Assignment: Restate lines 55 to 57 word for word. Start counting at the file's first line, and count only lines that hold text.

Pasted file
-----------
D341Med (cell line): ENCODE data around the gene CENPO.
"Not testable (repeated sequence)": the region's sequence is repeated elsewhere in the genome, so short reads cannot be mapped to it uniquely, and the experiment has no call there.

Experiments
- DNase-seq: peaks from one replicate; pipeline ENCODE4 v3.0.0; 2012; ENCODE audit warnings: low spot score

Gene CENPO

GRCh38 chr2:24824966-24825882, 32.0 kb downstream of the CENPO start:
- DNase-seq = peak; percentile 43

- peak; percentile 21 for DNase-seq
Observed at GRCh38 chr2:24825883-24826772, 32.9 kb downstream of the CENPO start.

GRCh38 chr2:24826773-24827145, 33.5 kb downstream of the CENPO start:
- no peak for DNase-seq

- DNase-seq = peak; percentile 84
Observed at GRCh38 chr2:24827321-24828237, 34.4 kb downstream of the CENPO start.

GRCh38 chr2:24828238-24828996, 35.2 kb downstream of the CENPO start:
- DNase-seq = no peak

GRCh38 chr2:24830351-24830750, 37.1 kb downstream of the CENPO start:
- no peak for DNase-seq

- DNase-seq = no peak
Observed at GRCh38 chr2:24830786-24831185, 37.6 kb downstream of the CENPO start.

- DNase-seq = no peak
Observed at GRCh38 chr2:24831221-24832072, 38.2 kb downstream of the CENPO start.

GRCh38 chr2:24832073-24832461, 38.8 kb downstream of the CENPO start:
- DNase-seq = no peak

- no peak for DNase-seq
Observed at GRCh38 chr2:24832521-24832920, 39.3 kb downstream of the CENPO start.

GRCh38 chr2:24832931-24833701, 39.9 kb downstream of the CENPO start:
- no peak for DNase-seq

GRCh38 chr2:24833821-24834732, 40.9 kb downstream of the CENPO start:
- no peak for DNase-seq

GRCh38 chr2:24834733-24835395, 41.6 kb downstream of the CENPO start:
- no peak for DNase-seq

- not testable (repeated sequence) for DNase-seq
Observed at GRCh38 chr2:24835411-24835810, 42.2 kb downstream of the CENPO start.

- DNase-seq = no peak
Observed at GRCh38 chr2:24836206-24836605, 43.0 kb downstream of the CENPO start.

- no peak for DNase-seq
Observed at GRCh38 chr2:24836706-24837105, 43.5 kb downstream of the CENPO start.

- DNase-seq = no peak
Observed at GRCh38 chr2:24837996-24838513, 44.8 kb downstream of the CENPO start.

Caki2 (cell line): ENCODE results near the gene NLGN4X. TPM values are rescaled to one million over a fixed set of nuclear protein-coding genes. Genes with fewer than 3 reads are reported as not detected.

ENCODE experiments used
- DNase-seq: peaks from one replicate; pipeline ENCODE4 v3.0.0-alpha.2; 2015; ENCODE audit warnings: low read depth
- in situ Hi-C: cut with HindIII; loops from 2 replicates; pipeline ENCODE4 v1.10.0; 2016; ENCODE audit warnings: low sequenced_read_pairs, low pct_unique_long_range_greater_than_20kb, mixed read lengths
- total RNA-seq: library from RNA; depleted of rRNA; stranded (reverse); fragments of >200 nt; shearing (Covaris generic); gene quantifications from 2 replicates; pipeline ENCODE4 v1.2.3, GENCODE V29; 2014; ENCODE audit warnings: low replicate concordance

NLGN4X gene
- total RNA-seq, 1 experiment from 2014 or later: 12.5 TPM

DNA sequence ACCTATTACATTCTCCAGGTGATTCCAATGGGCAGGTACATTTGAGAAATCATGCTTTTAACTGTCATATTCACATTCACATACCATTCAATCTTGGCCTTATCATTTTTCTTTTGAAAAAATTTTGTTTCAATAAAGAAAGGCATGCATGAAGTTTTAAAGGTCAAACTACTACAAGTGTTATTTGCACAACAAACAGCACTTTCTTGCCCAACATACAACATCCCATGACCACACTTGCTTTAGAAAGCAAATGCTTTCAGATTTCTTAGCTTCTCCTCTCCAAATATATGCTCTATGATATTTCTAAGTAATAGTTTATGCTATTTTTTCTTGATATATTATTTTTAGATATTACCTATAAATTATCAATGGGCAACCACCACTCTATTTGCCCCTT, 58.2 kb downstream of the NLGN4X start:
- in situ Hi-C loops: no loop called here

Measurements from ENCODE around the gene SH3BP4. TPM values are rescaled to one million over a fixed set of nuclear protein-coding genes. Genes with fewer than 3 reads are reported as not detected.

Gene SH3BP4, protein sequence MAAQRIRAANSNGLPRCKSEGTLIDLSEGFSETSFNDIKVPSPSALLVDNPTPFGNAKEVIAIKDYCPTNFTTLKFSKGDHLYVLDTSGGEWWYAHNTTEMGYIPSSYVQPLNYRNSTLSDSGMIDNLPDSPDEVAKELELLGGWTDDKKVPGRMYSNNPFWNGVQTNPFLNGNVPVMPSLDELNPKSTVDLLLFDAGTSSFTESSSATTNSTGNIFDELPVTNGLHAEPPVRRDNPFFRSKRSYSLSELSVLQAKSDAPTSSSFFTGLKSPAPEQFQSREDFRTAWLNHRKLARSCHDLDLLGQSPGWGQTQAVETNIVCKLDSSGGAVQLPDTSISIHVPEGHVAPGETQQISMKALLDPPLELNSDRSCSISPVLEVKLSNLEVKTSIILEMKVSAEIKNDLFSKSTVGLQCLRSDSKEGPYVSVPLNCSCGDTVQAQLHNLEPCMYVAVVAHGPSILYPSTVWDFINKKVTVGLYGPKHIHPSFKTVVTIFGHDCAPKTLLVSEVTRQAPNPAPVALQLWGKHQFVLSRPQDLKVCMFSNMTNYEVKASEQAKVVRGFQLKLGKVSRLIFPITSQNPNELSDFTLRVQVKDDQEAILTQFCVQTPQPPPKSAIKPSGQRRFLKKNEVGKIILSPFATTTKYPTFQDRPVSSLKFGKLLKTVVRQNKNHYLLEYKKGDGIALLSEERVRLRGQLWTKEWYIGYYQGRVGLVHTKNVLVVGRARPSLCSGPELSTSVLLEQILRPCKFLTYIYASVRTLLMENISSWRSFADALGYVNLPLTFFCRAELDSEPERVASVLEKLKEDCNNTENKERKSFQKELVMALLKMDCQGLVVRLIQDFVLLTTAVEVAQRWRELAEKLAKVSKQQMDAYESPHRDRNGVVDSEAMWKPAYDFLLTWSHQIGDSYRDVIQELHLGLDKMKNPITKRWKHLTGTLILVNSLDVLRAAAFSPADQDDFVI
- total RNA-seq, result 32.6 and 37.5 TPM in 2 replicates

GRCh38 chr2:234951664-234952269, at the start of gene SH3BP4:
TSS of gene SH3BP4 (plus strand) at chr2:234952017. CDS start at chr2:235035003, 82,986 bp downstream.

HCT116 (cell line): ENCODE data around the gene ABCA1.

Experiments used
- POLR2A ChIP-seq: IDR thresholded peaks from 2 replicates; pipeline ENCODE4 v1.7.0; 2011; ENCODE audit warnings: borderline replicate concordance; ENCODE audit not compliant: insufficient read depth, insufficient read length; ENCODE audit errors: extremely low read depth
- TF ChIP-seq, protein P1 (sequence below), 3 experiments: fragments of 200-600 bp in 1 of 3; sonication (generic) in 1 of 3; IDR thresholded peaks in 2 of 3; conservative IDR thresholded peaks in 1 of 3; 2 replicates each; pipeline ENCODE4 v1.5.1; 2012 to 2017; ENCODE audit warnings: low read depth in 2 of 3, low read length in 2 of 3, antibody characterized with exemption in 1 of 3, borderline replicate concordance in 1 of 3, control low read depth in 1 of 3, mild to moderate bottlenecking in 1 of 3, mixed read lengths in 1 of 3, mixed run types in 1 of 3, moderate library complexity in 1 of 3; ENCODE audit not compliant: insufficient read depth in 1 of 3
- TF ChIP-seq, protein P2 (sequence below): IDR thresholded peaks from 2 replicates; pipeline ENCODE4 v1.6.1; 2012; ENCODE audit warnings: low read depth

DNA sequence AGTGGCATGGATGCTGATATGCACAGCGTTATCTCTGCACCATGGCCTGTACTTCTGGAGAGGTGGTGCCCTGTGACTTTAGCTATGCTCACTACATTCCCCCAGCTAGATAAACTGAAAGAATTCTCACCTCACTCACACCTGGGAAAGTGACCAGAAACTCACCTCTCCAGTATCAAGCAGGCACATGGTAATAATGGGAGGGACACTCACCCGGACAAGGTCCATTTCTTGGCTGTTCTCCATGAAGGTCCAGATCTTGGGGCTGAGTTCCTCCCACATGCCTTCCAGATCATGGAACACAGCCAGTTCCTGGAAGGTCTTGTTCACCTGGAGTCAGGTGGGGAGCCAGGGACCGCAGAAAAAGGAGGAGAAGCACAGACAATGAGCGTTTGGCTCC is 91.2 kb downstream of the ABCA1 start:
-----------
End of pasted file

Experiments used
- POLR2A ChIP-seq: IDR thresholded peaks from 2 replicates; pipeline ENCODE4 v1.7.0; 2011; ENCODE audit warnings: borderline replicate concordance; ENCODE audit not compliant: insufficient read depth, insufficient read length; ENCODE audit errors: extremely low read depth
- TF ChIP-seq, protein P1 (sequence below), 3 experiments: fragments of 200-600 bp in 1 of 3; sonication (generic) in 1 of 3; IDR thresholded peaks in 2 of 3; conservative IDR thresholded peaks in 1 of 3; 2 replicates each; pipeline ENCODE4 v1.5.1; 2012 to 2017; ENCODE audit warnings: low read depth in 2 of 3, low read length in 2 of 3, antibody characterized with exemption in 1 of 3, borderline replicate concordance in 1 of 3, control low read depth in 1 of 3, mild to moderate bottlenecking in 1 of 3, mixed read lengths in 1 of 3, mixed run types in 1 of 3, moderate library complexity in 1 of 3; ENCODE audit not compliant: insufficient read depth in 1 of 3